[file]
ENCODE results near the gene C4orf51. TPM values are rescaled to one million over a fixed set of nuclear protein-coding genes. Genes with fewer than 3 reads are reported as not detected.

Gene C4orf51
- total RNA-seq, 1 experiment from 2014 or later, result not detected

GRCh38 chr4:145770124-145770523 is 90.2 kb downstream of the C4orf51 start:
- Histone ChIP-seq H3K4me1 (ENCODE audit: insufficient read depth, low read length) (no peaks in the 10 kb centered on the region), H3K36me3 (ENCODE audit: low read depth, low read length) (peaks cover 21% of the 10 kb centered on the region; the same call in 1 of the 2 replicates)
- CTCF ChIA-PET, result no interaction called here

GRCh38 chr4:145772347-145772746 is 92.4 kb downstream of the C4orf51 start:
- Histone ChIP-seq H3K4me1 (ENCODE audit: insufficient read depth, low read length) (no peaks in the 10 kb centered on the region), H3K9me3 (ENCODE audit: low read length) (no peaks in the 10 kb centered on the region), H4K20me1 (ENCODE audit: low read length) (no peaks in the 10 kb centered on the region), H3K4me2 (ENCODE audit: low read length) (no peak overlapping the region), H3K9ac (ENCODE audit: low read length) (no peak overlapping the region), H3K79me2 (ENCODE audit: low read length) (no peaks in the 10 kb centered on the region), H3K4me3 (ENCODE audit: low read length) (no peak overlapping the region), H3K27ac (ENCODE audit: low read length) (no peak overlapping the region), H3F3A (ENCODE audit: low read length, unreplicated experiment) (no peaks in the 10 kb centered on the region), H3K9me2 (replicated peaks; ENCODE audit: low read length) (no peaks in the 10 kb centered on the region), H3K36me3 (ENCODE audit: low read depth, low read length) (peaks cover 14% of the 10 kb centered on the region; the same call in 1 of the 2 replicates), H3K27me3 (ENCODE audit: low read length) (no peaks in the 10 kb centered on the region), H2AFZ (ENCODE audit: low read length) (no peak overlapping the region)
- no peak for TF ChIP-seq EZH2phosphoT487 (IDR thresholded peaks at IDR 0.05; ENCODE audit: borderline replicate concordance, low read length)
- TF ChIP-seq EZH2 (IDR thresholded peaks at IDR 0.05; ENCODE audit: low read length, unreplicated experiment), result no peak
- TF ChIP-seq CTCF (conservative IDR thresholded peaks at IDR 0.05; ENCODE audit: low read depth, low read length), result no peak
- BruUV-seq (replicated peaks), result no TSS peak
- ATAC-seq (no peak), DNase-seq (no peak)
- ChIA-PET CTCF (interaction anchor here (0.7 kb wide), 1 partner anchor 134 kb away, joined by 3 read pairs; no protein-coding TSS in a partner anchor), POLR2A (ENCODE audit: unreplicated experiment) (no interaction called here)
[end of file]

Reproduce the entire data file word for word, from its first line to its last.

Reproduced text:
ENCODE results near the gene C4orf51. TPM values are rescaled to one million over a fixed set of nuclear protein-coding genes. Genes with fewer than 3 reads are reported as not detected.

Gene C4orf51
- total RNA-seq, 1 experiment from 2014 or later, result not detected

GRCh38 chr4:145770124-145770523 is 90.2 kb downstream of the C4orf51 start:
- Histone ChIP-seq H3K4me1 (ENCODE audit: insufficient read depth, low read length) (no peaks in the 10 kb centered on the region), H3K36me3 (ENCODE audit: low read depth, low read length) (peaks cover 21% of the 10 kb centered on the region; the same call in 1 of the 2 replicates)
- CTCF ChIA-PET, result no interaction called here

GRCh38 chr4:145772347-145772746 is 92.4 kb downstream of the C4orf51 start:
- Histone ChIP-seq H3K4me1 (ENCODE audit: insufficient read depth, low read length) (no peaks in the 10 kb centered on the region), H3K9me3 (ENCODE audit: low read length) (no peaks in the 10 kb centered on the region), H4K20me1 (ENCODE audit: low read length) (no peaks in the 10 kb centered on the region), H3K4me2 (ENCODE audit: low read length) (no peak overlapping the region), H3K9ac (ENCODE audit: low read length) (no peak overlapping the region), H3K79me2 (ENCODE audit: low read length) (no peaks in the 10 kb centered on the region), H3K4me3 (ENCODE audit: low read length) (no peak overlapping the region), H3K27ac (ENCODE audit: low read length) (no peak overlapping the region), H3F3A (ENCODE audit: low read length, unreplicated experiment) (no peaks in the 10 kb centered on the region), H3K9me2 (replicated peaks; ENCODE audit: low read length) (no peaks in the 10 kb centered on the region), H3K36me3 (ENCODE audit: low read depth, low read length) (peaks cover 14% of the 10 kb centered on the region; the same call in 1 of the 2 replicates), H3K27me3 (ENCODE audit: low read length) (no peaks in the 10 kb centered on the region), H2AFZ (ENCODE audit: low read length) (no peak overlapping the region)
- no peak for TF ChIP-seq EZH2phosphoT487 (IDR thresholded peaks at IDR 0.05; ENCODE audit: borderline replicate concordance, low read length)
- TF ChIP-seq EZH2 (IDR thresholded peaks at IDR 0.05; ENCODE audit: low read length, unreplicated experiment), result no peak
- TF ChIP-seq CTCF (conservative IDR thresholded peaks at IDR 0.05; ENCODE audit: low read depth, low read length), result no peak
- BruUV-seq (replicated peaks), result no TSS peak
- ATAC-seq (no peak), DNase-seq (no peak)
- ChIA-PET CTCF (interaction anchor here (0.7 kb wide), 1 partner anchor 134 kb away, joined by 3 read pairs; no protein-coding TSS in a partner anchor), POLR2A (ENCODE audit: unreplicated experiment) (no interaction called here)